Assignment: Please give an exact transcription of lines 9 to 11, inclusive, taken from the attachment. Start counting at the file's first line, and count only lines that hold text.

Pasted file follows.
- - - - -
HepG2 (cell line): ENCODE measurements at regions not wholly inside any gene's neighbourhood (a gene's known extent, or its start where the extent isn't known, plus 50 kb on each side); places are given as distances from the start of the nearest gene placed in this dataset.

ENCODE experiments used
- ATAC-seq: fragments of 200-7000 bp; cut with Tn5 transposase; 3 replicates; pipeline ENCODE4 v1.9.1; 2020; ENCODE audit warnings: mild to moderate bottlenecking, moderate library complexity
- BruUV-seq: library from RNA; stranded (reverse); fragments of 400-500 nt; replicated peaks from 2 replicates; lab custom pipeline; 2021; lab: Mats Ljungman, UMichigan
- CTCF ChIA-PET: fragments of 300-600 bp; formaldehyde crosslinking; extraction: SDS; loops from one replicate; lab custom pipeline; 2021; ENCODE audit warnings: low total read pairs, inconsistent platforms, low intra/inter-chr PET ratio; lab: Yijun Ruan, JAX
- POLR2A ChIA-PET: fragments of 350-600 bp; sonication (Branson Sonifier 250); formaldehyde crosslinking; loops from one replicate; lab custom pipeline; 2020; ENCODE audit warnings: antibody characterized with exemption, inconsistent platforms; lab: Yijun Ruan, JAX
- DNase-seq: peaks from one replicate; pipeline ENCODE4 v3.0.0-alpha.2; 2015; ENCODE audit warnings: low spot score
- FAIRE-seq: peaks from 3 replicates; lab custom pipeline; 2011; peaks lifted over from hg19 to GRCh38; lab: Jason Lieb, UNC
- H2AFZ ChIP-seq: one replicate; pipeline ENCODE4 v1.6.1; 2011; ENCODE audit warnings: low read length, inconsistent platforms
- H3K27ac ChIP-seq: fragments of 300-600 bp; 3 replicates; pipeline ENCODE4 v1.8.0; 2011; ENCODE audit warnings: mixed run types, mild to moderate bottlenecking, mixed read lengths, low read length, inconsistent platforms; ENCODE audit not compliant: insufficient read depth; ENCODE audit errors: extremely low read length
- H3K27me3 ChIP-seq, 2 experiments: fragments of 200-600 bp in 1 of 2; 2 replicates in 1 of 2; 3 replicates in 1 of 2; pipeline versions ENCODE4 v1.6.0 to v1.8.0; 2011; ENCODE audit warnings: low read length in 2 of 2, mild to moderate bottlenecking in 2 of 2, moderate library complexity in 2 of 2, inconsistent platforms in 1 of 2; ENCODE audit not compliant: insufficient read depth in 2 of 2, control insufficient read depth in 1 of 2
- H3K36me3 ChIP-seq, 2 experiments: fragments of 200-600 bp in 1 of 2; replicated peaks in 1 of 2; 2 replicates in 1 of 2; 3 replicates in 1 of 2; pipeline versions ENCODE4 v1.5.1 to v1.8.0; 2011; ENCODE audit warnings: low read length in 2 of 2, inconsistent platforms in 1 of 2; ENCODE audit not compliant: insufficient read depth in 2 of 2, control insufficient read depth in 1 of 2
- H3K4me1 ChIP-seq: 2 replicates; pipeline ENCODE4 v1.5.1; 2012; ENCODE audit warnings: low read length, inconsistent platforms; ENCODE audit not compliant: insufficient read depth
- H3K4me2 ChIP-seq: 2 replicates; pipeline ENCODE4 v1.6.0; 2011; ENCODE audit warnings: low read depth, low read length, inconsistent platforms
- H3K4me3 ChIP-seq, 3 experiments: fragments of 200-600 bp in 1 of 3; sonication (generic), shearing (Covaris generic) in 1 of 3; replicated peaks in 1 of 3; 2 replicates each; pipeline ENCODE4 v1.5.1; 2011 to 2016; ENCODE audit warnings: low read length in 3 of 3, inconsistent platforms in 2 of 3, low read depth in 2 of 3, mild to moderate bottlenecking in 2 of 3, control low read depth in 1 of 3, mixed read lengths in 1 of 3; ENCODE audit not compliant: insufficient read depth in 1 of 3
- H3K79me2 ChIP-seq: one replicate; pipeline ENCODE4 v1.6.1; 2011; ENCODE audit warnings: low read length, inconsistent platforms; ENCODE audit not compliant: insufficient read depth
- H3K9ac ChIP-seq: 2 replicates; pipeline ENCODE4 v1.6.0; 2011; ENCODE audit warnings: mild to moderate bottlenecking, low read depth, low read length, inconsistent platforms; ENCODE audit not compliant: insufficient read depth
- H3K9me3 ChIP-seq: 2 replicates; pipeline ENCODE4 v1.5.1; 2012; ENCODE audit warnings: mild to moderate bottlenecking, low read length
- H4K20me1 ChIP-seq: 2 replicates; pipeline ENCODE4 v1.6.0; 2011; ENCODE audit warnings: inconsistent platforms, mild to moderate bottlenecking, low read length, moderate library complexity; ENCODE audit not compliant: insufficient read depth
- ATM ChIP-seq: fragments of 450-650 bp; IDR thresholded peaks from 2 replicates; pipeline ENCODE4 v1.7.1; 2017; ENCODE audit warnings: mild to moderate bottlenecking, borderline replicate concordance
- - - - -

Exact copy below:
- H2AFZ ChIP-seq: one replicate; pipeline ENCODE4 v1.6.1; 2011; ENCODE audit warnings: low read length, inconsistent platforms
- H3K27ac ChIP-seq: fragments of 300-600 bp; 3 replicates; pipeline ENCODE4 v1.8.0; 2011; ENCODE audit warnings: mixed run types, mild to moderate bottlenecking, mixed read lengths, low read length, inconsistent platforms; ENCODE audit not compliant: insufficient read depth; ENCODE audit errors: extremely low read length
- H3K27me3 ChIP-seq, 2 experiments: fragments of 200-600 bp in 1 of 2; 2 replicates in 1 of 2; 3 replicates in 1 of 2; pipeline versions ENCODE4 v1.6.0 to v1.8.0; 2011; ENCODE audit warnings: low read length in 2 of 2, mild to moderate bottlenecking in 2 of 2, moderate library complexity in 2 of 2, inconsistent platforms in 1 of 2; ENCODE audit not compliant: insufficient read depth in 2 of 2, control insufficient read depth in 1 of 2